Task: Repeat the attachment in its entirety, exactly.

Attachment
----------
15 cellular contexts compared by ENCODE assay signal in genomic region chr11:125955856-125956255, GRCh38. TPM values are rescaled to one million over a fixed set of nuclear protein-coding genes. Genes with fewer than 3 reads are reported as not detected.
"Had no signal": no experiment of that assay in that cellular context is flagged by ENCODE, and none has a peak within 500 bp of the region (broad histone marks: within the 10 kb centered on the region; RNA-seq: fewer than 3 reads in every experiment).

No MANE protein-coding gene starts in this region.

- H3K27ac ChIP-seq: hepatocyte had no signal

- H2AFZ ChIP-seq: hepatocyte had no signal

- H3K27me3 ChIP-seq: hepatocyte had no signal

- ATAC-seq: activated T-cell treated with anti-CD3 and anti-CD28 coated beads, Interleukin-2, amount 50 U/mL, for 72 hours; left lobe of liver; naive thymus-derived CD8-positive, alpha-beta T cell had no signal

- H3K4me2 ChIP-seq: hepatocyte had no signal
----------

15 cellular contexts compared by ENCODE assay signal in genomic region chr11:125955856-125956255, GRCh38. TPM values are rescaled to one million over a fixed set of nuclear protein-coding genes. Genes with fewer than 3 reads are reported as not detected.
"Had no signal": no experiment of that assay in that cellular context is flagged by ENCODE, and none has a peak within 500 bp of the region (broad histone marks: within the 10 kb centered on the region; RNA-seq: fewer than 3 reads in every experiment).

No MANE protein-coding gene starts in this region.

- H3K27ac ChIP-seq: hepatocyte had no signal

- H2AFZ ChIP-seq: hepatocyte had no signal

- H3K27me3 ChIP-seq: hepatocyte had no signal

- ATAC-seq: activated T-cell treated with anti-CD3 and anti-CD28 coated beads, Interleukin-2, amount 50 U/mL, for 72 hours; left lobe of liver; naive thymus-derived CD8-positive, alpha-beta T cell had no signal

- H3K4me2 ChIP-seq: hepatocyte had no signal